Hot dry conditions sparked an early start to fire season in Australia and people are demanding more climate action from the federal government that has refused to acknowledge the seriousness of the crisis. As the situation continues to worsen, protests have broken out across the country, however, Prime Minister Scott Morrison is has made it clear that he will not get serious about climate action.
Australia is suffering from record breaking heat and the worst wildfires in 35 years. As many as 500 million animals have been killed, more than 1,000 homes have been destroyed and 4.86 million hectares (12 million acres) have burned. While Aussies are used to the heat, what we have seen this December is extreme. A new December heat record was set for the state of Victoria when Hopetoun broke the old record with temperatures approaching 48C. Nationally Australia broke consecutive heat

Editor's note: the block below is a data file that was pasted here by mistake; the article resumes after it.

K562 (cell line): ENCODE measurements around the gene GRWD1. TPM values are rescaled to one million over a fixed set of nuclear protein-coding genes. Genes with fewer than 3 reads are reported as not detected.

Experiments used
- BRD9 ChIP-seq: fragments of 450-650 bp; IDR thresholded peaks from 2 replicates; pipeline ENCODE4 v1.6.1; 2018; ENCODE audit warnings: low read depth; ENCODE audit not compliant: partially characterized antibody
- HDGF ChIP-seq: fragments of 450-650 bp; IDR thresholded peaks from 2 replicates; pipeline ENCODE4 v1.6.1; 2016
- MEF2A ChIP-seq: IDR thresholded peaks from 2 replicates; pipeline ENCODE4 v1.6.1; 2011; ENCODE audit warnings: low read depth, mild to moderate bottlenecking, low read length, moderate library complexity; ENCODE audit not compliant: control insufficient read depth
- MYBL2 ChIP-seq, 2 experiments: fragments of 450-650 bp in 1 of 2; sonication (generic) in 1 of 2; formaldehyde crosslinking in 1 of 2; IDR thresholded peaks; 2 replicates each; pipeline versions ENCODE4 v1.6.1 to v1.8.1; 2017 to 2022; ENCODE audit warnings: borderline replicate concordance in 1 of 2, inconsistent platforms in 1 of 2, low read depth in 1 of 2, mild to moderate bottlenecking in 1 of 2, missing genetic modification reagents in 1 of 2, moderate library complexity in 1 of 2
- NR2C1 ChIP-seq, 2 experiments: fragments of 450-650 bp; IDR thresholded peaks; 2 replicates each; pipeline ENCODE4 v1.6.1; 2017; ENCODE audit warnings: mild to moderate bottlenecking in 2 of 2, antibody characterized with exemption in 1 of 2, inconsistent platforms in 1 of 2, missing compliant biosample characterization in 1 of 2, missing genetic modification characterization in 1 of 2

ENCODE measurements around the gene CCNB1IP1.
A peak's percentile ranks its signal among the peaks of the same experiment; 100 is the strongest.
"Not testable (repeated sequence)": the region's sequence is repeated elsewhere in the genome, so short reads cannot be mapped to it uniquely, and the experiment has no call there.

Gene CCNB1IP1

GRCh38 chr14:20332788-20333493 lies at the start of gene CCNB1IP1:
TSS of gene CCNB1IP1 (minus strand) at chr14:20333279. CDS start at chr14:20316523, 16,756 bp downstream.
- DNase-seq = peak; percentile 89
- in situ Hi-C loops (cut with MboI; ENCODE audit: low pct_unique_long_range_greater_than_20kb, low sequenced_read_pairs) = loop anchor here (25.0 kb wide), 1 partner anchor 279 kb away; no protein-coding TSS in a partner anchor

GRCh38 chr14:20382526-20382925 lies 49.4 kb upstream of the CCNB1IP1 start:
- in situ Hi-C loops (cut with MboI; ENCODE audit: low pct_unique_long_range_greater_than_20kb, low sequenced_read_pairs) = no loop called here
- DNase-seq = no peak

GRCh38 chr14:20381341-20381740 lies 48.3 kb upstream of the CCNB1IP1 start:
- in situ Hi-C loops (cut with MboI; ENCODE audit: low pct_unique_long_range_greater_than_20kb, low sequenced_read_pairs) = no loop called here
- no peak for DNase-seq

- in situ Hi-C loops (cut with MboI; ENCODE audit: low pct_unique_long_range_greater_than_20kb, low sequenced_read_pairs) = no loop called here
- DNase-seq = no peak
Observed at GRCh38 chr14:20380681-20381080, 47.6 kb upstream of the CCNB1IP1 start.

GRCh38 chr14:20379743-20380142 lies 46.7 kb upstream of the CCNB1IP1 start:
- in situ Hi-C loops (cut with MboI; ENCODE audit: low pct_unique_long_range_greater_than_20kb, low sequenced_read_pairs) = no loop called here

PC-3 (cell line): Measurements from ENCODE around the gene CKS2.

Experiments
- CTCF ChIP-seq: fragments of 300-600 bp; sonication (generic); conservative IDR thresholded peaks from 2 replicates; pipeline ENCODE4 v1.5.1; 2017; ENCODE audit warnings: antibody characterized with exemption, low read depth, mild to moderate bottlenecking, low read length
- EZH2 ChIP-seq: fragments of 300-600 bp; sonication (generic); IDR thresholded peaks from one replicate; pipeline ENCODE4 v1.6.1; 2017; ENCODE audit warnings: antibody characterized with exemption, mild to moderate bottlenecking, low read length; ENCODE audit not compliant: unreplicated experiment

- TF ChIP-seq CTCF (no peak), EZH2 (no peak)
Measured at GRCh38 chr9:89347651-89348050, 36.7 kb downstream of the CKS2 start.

records in December with temperatures across the country averaging 44.9 degrees Celsius (107.4 degrees Fahrenheit). This prompted Navigant’s Kees van der Leun to tweet: “I think this is the single loudest alarm bell I’ve ever heard on global heating,” added van der Leun. “Red lights flashing all over. Politicians not taking this as a call for climate action will probably never act at all.”
This is among the hottest heat waves on record in Australia. Despite these extreme temperatures and widespread wildfires the Australian government refuses to act. “The government needs to open their eyes and see through the smoke,” Anthony Albanese, leader of Australia’s Labour Party told reporters. “Bushfires are threatening homes and communities. This is a national crisis. We need a national response”.
The ruling Liberal government has made it clear that they are more interested in finding markets for their massive coal reserves that exacerbate global warming than they are in engaging in climate action.